|Photo by: REUTERS/NIR ELIAS|
'Arabs less inclined to volunteer for nat'l service'
By RUTH EGLASH
40% of young Arabs in Israel are willing to volunteer for national service, compared to 53% in 2009, study shows.
Willingness by young Arabs in Israel to volunteer for civilian national service
has steadily fallen over the past six years, as the community’s support for
contributing to national service, a new study to be published Tuesday by Haifa
University’s Jewish-Arab Center has found.
Despite this, researchers
Professor Sammy Smooha and Dr. Zohar Lechtman, who interviewed some 968
Arab citizens of Israel, noted that the actual number of young people from the
community volunteering for national service has actually increased.
on numbers provided by the National Service, which is an alternative to serving
in the IDF, 2399 young Arabs volunteered in 2011, compared to 1050 in 2008 and
240 in 2005.
Smooha and Lechtman, who carried out the study last year
between the summer and fall as part of ongoing research into the general
attitudes of Israel’s 1.5 million Arab citizens, highlighted that even though
the numbers of those willing to volunteer have fallen, the 40% who are
interested in joining is still exceptionally high.
Preparing to present
the full study at a conference at Haifa University on Tuesday, the two academics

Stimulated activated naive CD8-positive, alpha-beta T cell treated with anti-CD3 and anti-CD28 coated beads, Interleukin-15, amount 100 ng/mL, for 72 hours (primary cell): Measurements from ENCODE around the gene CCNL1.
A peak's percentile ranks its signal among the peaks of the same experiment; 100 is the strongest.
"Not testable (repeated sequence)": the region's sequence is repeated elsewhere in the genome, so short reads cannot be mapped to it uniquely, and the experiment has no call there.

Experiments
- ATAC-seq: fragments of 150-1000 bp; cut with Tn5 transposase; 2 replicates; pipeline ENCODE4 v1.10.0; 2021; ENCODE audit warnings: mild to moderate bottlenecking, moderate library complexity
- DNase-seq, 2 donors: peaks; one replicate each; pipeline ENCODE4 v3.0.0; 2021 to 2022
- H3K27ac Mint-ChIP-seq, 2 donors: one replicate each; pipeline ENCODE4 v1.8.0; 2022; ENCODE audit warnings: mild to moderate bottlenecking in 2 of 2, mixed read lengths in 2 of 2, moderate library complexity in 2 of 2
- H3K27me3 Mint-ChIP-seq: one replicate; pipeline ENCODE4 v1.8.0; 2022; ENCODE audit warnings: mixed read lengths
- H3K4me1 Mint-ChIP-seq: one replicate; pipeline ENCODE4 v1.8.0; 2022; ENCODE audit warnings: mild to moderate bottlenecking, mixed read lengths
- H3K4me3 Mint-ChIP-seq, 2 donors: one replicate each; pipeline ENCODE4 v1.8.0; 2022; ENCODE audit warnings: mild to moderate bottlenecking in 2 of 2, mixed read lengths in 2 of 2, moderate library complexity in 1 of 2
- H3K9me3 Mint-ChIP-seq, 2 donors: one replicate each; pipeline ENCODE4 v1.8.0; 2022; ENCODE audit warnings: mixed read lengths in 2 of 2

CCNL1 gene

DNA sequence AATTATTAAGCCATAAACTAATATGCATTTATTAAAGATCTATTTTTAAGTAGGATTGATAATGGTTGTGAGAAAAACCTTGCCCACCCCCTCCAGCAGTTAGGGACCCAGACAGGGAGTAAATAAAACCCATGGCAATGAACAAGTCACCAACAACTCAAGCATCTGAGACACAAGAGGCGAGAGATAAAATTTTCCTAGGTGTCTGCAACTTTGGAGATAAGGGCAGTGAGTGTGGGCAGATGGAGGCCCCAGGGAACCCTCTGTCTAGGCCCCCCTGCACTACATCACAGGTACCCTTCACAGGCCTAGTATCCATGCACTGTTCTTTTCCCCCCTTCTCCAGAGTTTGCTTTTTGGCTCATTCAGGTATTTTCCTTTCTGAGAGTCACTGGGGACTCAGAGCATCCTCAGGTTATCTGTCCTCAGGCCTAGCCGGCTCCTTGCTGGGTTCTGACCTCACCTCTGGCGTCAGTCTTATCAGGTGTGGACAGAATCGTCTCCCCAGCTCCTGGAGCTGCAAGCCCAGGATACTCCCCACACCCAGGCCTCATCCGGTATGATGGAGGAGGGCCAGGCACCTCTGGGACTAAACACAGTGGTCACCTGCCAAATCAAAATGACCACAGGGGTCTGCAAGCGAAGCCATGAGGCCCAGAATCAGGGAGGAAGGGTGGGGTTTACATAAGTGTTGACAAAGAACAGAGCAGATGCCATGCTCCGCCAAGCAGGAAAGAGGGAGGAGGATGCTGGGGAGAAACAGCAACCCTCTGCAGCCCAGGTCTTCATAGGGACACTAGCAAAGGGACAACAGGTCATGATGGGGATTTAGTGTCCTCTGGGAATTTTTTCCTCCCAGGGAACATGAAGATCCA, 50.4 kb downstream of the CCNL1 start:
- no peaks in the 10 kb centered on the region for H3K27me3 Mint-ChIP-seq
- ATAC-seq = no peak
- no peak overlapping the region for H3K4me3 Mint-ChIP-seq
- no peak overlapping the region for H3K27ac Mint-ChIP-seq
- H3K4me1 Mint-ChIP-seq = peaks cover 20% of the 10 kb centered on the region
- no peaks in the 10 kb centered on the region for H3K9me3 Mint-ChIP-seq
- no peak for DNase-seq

said that – despite a fall in public opinion about volunteering for national
service and attempts by the Arab leadership to dissuade young people from
joining – there were still many young people who wanted to give back to their
community and to the country.
According to the data presented in the
study, 40% of young Arabs in Israel are willing to volunteer for national
service, compared to 53% in 2009. In addition, 62% of the Arab community
believes that civilian national service is important, a fall from 68% in 2009
and 78% in 2007.
The researchers also noted that many young Arabs
interviewed for the study (252 of those interviewed were aged between 18 and 22)
said they had been given little information about national service and what
exactly volunteering meant.
“There are many negative voices in Arab
society about joining national service and little outreach has been done to
address this,” said the researchers.
While the focus on the study was on
willingness to volunteer, the researchers also interviewed 154 young people
currently volunteering and 152 who had completed more than six months in
More than 90% of those who had volunteered said they
were satisfied with their experiences and some 95.8% even they were proud they
In addition, 89% said they felt that by volunteering
they had given something back to their own community and 82.4% said they felt
good about giving something back to the country.
The goal of the
multi-year study is to examine the degree of exposure of the Arab sector to
civic service, gauge public opinion toward civic service and monitor changes in
public opinion over the years.